Slate - 04/07/2016
Why do state court judges uphold convictions that are riddled with misconduct? Why do state prosecutors insist on defending them? The answer, according to Northeastern University law professor Daniel Medwed, who has written extensively on the topic, is likely a combination of law, politics, and basic human psychology.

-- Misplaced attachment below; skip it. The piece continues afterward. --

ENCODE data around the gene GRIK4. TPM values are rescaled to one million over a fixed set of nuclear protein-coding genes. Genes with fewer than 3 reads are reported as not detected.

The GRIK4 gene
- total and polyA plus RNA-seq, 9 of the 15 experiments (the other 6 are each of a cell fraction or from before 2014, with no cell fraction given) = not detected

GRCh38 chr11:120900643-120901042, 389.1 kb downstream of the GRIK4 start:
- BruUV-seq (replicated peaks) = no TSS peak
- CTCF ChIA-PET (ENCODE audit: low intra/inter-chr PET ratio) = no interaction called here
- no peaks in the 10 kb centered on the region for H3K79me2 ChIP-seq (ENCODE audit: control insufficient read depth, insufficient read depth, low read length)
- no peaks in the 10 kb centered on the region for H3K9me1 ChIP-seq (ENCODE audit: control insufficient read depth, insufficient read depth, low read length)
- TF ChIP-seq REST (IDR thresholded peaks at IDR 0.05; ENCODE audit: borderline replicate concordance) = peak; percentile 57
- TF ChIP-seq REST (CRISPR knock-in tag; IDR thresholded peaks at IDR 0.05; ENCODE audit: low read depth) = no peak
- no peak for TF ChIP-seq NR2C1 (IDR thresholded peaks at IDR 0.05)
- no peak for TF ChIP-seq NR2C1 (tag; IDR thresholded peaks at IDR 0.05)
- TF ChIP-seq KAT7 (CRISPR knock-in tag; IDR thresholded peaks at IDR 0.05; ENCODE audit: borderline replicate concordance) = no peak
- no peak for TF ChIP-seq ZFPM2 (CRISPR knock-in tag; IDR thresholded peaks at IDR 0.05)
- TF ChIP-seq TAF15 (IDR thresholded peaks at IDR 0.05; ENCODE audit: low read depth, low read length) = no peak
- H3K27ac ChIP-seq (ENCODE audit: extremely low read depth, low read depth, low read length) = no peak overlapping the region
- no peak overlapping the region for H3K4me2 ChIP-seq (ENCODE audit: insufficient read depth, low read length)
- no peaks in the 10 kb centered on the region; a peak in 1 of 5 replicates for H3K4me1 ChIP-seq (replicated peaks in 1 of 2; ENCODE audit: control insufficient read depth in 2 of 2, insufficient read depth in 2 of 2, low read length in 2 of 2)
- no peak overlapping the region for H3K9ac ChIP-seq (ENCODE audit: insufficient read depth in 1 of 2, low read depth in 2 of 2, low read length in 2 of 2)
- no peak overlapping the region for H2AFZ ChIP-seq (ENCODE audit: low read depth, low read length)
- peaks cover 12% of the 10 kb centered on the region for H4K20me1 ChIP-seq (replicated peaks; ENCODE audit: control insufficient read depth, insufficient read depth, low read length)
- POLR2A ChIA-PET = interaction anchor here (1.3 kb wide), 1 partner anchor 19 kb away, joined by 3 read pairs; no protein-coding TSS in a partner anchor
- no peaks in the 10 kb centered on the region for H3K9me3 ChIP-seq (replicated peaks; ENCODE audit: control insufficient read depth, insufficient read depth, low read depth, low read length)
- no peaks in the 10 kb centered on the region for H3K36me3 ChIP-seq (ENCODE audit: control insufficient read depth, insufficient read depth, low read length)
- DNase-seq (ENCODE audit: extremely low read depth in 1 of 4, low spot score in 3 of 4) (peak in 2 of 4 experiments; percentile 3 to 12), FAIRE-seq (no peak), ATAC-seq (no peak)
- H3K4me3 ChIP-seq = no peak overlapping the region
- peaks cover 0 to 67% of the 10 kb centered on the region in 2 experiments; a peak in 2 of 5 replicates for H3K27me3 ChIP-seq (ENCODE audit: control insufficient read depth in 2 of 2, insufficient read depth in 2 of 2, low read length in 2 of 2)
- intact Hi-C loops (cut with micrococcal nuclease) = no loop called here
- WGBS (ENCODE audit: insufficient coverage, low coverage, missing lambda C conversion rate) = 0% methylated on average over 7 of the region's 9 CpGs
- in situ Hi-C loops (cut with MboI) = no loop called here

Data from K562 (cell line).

Our criminal justice famously presumes that every accused person is innocent until proven guilty. But once a conviction is obtained, that presumption is turned on its head. Charges were brought, and a jury, which saw evidence and heard from the witnesses firsthand, voted to convict. At that point, finality sets in.